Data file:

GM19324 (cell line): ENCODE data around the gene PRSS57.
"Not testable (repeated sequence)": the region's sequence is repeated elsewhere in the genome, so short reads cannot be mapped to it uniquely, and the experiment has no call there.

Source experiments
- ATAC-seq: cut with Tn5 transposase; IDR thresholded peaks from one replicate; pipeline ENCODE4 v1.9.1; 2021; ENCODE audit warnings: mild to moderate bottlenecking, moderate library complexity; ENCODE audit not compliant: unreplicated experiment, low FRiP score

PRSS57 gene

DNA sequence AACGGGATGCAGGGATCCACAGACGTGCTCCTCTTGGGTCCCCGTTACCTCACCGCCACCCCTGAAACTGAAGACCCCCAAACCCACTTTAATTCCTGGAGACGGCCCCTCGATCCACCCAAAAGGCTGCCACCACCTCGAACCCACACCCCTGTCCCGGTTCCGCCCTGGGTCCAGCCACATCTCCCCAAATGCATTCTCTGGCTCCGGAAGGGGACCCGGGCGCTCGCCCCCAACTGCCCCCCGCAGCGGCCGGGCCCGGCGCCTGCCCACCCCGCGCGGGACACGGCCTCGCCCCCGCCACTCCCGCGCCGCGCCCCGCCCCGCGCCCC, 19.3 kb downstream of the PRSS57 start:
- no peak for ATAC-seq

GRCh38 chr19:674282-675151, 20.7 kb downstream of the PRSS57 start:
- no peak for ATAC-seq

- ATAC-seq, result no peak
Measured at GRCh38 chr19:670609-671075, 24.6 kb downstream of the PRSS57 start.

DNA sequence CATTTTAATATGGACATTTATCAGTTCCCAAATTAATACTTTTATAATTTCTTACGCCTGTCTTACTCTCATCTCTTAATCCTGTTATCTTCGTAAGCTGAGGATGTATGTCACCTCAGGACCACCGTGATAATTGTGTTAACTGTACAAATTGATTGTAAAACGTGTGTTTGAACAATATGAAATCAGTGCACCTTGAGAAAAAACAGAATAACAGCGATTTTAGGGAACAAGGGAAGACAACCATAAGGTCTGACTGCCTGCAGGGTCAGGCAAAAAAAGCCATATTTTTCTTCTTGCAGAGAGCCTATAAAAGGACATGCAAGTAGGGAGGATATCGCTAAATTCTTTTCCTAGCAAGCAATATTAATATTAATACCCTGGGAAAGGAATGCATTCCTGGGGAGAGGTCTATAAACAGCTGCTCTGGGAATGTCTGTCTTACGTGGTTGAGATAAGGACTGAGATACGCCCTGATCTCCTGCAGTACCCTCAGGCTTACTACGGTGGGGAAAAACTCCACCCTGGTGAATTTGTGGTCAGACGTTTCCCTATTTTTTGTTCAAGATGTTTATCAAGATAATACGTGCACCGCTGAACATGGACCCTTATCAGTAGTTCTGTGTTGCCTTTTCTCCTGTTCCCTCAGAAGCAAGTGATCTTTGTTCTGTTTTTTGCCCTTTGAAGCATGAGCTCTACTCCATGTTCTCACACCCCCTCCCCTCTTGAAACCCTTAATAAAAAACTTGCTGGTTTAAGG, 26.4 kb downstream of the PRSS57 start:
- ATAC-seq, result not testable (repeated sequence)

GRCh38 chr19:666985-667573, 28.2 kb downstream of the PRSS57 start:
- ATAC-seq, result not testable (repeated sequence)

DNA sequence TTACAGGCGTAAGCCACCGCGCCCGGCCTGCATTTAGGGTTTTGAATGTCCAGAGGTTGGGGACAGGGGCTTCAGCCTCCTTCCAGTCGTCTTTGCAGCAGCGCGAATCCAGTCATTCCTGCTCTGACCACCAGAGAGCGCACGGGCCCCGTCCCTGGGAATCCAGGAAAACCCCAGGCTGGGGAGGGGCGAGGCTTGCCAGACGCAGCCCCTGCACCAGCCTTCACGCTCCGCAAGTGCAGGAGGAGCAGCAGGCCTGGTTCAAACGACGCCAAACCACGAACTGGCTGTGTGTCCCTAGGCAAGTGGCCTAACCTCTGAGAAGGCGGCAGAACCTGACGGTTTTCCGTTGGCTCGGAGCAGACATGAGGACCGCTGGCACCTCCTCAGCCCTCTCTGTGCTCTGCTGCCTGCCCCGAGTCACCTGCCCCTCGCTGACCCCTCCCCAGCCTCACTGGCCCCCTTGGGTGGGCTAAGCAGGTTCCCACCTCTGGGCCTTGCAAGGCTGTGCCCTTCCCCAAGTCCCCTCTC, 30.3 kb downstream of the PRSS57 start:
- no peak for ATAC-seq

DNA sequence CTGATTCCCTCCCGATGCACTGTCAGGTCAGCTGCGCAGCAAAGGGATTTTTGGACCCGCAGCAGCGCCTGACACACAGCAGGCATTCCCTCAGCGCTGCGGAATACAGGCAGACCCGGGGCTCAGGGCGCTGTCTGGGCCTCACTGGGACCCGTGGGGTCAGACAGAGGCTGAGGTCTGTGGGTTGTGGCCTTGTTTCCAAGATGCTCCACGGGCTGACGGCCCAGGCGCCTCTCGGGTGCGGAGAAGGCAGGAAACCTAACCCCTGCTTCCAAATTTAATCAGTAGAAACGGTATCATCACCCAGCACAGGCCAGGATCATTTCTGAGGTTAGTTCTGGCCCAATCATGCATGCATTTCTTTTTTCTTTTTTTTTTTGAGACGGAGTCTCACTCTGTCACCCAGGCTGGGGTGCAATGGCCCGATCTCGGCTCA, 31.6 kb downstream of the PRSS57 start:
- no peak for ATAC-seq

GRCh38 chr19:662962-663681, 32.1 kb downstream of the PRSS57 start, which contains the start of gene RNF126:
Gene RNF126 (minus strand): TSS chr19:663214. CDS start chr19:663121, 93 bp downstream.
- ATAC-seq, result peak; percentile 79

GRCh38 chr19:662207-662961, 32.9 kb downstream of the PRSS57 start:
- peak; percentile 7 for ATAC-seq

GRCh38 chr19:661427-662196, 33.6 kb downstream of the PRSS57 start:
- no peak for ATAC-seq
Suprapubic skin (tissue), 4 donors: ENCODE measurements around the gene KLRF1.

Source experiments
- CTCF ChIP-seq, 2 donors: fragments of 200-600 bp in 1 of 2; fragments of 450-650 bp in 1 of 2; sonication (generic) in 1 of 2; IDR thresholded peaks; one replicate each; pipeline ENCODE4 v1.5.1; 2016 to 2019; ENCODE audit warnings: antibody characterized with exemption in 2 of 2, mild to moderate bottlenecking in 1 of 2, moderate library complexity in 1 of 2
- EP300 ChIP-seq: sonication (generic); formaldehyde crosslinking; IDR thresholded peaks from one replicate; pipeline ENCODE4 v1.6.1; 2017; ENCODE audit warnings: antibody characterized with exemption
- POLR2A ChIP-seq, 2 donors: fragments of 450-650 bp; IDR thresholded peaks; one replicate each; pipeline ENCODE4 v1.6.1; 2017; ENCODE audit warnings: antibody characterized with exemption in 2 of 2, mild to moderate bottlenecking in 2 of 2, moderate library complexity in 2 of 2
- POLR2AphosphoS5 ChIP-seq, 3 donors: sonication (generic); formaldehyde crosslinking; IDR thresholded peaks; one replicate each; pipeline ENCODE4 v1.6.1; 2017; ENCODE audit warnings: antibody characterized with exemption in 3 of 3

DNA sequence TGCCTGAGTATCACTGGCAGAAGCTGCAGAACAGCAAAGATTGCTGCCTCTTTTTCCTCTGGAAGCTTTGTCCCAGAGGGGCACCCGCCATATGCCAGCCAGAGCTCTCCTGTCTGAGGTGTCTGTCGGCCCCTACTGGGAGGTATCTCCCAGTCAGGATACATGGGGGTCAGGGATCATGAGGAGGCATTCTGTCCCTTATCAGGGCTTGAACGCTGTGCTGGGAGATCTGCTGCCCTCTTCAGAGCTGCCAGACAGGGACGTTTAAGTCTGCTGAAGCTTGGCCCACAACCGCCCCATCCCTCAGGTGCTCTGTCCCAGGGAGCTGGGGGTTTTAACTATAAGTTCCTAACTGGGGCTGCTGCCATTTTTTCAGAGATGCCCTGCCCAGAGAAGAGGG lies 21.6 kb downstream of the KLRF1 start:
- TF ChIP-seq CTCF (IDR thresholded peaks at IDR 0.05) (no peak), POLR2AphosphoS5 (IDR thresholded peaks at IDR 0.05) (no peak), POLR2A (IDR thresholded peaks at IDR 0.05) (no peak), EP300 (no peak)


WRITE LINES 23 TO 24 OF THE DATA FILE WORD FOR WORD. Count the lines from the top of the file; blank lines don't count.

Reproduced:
GRCh38 chr19:662207-662961, 32.9 kb downstream of the PRSS57 start:
- peak; percentile 7 for ATAC-seq